From both my professional and personal experience with Call Centers, I have developed some strong opinions about how they should be run. I worked as a call center agent in various jobs and have also managed three Call Centers at three different companies. It is a tough business since companies don’t like to invest in them. Working in them can feel like being in the front line of a battlefield. My professional experience forged an acute awareness of the failings of Call Centers, especially those that I’ve needed to contact as a consumer. Consequently, I will share with you eight tips all Call Centers should embrace in order to maximize their success. Please note that this is not intended to be an exhaustive list.
- The caller should know how long they will need to wait to speak to an agent.
Rule #1 for customer service is to set proper expectations. This simple act of telling a customer how long they will wait can diffuse an enormous amount of frustration. Many service providers don’t want the customer to hang up since they measure abandoned calls. One way they do this is to conceal the wait time. This is a very dishonest and avoidable approach. Service providers should give a customer options instead of trapping them into a blind wait. Exercise transparency and treat your customers with respect. Also, abandoned calls can relieve the peak times that cause the long hold times in the first place. Give the choice to the customer. It doesn’t have to be a negative.
- Information entered by the customer into the phone menu system must be made available to any agent that eventually speaks to that customer.
It is extremely frustrating to enter a long account number or answer several questions with the automated system, only to be asked to repeat it all over again by the agent. For example, I called a service provider and their system was able to take the phone number I was calling from and match it to my account. To verify the match, it told me the numbers of my address and asked if that was correct. Once I selected the service I needed, I was asked for the last four digits of my social security number. Finally, when I spoke to the agent, he asked me to verify my address. Surely this is too much! I’m sure some who are security conscious can list multiple examples of how someone can cheat the system if the address is not verified. Still, I encourage all service providers to think hard about how much security they really need. I even had to jump through security hoops to verify the account for my dog’s vet. What could a hacker do to my dog? Dox him? Tell the world what prescriptions he’s taking? Let common sense prevail.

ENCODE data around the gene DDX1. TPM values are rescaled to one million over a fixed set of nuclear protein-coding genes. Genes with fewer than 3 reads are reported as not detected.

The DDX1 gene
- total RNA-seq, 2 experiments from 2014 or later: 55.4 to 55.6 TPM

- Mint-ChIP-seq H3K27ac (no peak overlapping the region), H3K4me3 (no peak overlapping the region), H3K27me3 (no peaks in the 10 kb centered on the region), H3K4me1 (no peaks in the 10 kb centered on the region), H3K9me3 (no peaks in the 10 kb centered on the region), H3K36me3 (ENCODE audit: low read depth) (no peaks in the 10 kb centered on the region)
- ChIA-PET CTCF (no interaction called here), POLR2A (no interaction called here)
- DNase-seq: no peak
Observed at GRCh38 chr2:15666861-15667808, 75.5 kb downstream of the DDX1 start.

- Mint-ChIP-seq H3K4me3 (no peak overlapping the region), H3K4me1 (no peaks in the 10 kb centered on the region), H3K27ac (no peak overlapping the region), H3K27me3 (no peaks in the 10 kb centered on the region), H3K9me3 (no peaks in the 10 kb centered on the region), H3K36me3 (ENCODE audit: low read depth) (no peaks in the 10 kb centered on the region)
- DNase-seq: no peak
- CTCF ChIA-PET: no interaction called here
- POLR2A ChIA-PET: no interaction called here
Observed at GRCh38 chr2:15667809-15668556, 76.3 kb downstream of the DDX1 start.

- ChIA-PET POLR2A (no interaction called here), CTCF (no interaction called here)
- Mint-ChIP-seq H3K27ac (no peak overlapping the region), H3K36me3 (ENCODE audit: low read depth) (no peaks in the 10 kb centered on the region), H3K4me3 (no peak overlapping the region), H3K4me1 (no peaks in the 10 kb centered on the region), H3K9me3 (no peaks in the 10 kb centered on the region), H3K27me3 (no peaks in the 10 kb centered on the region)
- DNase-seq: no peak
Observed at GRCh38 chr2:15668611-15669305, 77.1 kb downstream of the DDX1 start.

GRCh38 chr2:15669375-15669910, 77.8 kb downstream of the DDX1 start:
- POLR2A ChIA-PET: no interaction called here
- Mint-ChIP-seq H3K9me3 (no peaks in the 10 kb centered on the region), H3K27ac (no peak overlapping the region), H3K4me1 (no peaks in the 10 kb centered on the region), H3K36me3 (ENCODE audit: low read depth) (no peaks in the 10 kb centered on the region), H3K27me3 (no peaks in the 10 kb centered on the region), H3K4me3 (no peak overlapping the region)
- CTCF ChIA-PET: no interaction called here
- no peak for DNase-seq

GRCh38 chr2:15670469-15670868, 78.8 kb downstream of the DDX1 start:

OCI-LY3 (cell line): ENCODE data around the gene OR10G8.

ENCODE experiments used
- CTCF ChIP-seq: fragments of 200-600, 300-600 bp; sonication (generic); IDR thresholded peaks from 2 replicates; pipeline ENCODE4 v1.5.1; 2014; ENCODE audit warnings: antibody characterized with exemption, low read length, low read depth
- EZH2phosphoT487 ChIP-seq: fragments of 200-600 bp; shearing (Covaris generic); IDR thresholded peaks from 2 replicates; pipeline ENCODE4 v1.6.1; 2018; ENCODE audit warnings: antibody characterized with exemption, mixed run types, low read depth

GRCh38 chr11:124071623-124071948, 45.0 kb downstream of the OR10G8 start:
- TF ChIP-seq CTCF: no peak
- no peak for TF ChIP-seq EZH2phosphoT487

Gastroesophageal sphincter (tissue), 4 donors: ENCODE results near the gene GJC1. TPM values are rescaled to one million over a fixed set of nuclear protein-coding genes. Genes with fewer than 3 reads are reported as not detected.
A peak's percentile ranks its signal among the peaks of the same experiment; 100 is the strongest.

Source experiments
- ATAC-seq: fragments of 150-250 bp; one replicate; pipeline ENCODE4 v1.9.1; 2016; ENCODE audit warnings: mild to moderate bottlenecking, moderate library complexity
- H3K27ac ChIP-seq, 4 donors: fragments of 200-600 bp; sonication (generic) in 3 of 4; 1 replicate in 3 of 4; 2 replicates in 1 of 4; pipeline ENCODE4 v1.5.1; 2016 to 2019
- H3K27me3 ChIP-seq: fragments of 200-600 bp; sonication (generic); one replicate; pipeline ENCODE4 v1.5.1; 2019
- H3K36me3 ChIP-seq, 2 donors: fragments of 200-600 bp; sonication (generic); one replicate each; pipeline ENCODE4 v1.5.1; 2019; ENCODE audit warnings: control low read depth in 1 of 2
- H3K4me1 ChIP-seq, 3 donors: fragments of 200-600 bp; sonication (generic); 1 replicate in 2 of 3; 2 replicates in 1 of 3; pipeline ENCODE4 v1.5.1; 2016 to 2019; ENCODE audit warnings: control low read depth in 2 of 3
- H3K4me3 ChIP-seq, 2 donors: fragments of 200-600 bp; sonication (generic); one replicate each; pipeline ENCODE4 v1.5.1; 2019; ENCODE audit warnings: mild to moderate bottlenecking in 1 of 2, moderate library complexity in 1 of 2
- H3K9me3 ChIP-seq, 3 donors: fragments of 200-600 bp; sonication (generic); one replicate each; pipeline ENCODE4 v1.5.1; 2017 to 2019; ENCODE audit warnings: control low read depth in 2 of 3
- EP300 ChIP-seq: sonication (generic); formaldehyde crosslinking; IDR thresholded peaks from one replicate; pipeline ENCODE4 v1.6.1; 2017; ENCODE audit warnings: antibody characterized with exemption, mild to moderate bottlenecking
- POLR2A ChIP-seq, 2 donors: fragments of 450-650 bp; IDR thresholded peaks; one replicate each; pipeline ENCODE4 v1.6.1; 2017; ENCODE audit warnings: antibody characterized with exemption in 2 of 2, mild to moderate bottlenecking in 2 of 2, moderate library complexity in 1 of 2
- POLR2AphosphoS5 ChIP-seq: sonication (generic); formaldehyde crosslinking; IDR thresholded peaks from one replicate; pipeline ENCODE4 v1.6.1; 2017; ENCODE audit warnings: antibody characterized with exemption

- Call Center computing systems need to be fast.
Customers may get impatient waiting on a system to pull up your account, but nothing compares to how the agent feels all day while waiting for information to pop up on their screen. It drives a lot of the anxiety that agents experience and is frequently one of the biggest complaints they make. Service agents want to dispatch the call quickly and efficiently just as much as the customer. Skimping on system performance to save money wastes agents’ productivity, spoils their morale, frustrates the customer, and reduces the smoothness and efficiency of the call. Whether it is latency, computing capacity, or bulky software, service providers need to invest in their infrastructure and systems to speed them up. As a former service agent in, nothing was worse than waiting for that screen!
- Call Center agents need to conduct warm handoffs whenever the customer requires the service of another agent.
This should be a Call Center 101 technique. A customer never wants to start over. However, a Call Center agent is often pressured to limit their average call time. Which one is more important in the big picture, their stats or the customer? Of course, it is always the customer. A second part to this tip is that service agents should never say “I’ll put you on hold” or any derivation of “on hold.” As a Call Center manager, I used to ban those words since it sounds impersonal and negative. Agents need to make the customers feel like the resolution of their issue is moving forward, not stopping. It is a subtle, some may say trite, difference, but an important one.
As an example, I recommend a dialog similar to this:
Step 1: [Agent 1] “It looks like you will need to talk to a specialist in _________ area. I will get you in touch with them in a moment. I’ll be right back.”
Step 2: [Agent 1] “Hello, I’m back. I have [First Name] on the line from the _________ area. I’ve briefed him on your issue and want to turn you over to him for further assistance. Thank you for calling …. “